The lotus eyed Lord then spoke to Arjuna these words, "O tiger among men, you have yielded to anger at a time when you should not have done so. No one, who is conversant with truth, would act in this way. You desire to commit a deed that is condemned by the holy scriptures. Everything has to be seen through the eyes of scripture and great saintly persons. To kill one's older brother can never sanctioned by learned personalities. The killing of a person not engaged in battle, or one who has turned his face from battle, or one who seeks protection, or one who is carless, is never authorized by scripture. Why then do you wish to kill this revered superior? Morality is very difficult to understand. Listen to a story illustrating this point. Once there was an ascetic named Kausika, who did not have much scriptural knowledge. He lived a small distance from a village where several rivers met. He made a vow saying, 'I will always speak the truth.' He then became famous as one who never told a lie. One day some innocent persons, who were seeking refuge from some robbers, entered the forest near the sage's dwelling. Soon, the dacoits appeared there searching for these men to rob them. Approaching Kausika, they inquired, 'O holy one, by which path have those men gone who recently came here. Asking in the name of truth, reply to us.' When questioned in this way, Kausika said, 'Those men have entered the woods just near here.' The cruel thieves then slaughtered those innocent persons and took their wealth. For this sin, Kausika fell into hellish life and suffered greatly. There must be some process of distinguishing virtue from sin. Therefore, great sages have indicated that seeing through scriptural eye is the only distinct path to follow. However, the scriptures do not provide for every case. Hearing this from me, you should now decide whether your brother should be slain or not."
"O Krishna," Arjuna said, "Your wisdom always saves us from dangerous situations. You are like a father and are a refuge in all circumstances. You know my vow regarding anyone who says that I should give away my Gandiva bow. Now the King has repeatedly used these words. If I kill him, I will not be able to live in this world for a moment. Having vowed my elder brother's death, I am covered by sin. I now ask You to give me good counsel by which I will not break my vow and at the same time Yudhisthira will still live."
"O hero," the lotus eyed Vasudeva replied, "when the King spoke to you, he had just been humiliated by Karna. He was badly wounded and fatigued. It was for this reason that he spoke such unkind words. He, therefore, does not deserve death. Listen now to My instructions by which Yudhisthira will be thought as dead, but his body not slain. As long as one receives respect, he is considered living within this world. When, however, he is disrespected, he is considered dead although still living in this body. The King has always been respected by all your brothers including yourself. If at this time of argument, you speak to him disrespectfully, it will be thought that he is dead although still alive. In the past you have addressed him as 'Your Majesty'. If you chastise him disrespectfully, he can thus be thought of as dead. This kind of death King Yudhisthira will never regard as offensive. Having verbally slain him in this way, you may then worship his feet and soothe his wounded honor. You will be freed from breaking your vow, and the sinful act of killing your brother. You will then be able to slay Karna."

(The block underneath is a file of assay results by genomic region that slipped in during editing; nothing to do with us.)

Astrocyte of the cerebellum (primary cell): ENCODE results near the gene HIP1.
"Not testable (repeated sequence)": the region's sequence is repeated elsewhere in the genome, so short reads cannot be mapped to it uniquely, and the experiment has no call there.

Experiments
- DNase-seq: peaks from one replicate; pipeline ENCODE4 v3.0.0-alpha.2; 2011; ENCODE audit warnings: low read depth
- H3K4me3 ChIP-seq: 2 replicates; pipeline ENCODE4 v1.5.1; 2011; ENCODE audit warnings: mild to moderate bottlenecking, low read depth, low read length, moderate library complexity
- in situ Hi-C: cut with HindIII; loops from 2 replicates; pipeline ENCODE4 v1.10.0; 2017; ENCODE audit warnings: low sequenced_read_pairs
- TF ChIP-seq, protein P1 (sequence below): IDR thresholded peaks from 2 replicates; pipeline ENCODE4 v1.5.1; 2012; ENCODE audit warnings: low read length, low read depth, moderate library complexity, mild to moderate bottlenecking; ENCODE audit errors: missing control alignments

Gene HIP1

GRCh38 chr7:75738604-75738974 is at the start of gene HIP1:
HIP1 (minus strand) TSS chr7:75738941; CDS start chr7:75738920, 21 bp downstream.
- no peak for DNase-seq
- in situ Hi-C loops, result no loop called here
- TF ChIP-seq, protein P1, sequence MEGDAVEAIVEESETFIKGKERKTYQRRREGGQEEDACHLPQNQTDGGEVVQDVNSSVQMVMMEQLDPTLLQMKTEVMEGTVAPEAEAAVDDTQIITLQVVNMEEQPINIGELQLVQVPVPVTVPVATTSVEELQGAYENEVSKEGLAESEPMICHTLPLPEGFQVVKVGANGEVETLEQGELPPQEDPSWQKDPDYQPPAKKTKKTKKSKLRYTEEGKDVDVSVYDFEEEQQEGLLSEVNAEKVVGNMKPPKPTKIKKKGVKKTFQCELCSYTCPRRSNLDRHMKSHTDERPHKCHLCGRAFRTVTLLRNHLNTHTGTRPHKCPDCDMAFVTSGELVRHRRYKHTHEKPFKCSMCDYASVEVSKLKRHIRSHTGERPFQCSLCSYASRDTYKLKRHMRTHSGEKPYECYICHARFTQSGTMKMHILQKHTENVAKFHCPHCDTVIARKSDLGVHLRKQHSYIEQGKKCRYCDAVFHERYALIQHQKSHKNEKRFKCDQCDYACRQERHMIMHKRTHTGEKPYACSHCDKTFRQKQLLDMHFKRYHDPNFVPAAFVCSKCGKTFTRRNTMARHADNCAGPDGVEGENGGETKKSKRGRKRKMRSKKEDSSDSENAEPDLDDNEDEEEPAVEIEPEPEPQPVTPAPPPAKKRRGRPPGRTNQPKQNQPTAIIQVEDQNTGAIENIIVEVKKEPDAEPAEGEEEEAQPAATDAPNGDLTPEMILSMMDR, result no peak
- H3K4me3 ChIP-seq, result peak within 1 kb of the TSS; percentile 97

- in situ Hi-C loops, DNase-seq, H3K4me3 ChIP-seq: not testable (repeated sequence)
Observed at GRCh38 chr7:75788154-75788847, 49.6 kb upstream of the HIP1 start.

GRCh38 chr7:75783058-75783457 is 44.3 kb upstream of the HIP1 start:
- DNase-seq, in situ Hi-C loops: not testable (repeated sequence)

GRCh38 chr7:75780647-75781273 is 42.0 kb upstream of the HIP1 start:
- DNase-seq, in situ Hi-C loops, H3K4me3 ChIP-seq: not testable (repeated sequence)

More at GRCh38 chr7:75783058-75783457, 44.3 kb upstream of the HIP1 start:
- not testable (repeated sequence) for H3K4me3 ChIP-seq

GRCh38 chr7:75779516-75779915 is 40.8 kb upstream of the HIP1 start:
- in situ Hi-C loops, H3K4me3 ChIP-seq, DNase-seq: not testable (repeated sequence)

Following Lord Krishna's instruction, Arjuna spoke harshly with his older brother, accusing him of casting the whole kshatriya race into hell because of his desire to gamble. He spoke to him in many unkind words, and after speaking in this manner, he fell at his elder brother's feet and begged forgiveness.
At this time Lord Krishna informed Yudhisthira, "O King, I will now explain to you the vow Arjuna has taken. Arjuna has vowed to kill any person who says, 'Give your Gandiva bow to another.' You have uttered these very words to him in chastisement. To make good the vow and at the same time not see you slain, he has spoken apparent words of disrespect."
Hearing the truth of the matter, King Yudhisthira immediately rose from his resting place, raised his brother and embraced him. Yudhisthira then spoke to Hrishikesha, "O Govinda, I have been guilty of a great sin, and now I have been awakened to the real truth. O husband of the goddess of fortune, by Your mercy we have been saved from a great calamity. We have been rescued from a distressful ocean by taking the boat of Your lotus feet. We, along with are relatives and friends, have now passed over the great mountains of sorrow and grief, having obtained You as our master and Lord." King Yudhisthira then embraced Lord Krishna and then again Arjuna. He requested Arjuna to now kill the Suta's son. Assuring the King of success, Arjuna and Lord Krishna mounted their chariot, and Lord Krishna urged the horses toward the front line of the battle.
Thus Ends the Third Chapter of the Karna Parva, Entitled, Lord Krishna Saves Yudhisthira from Death.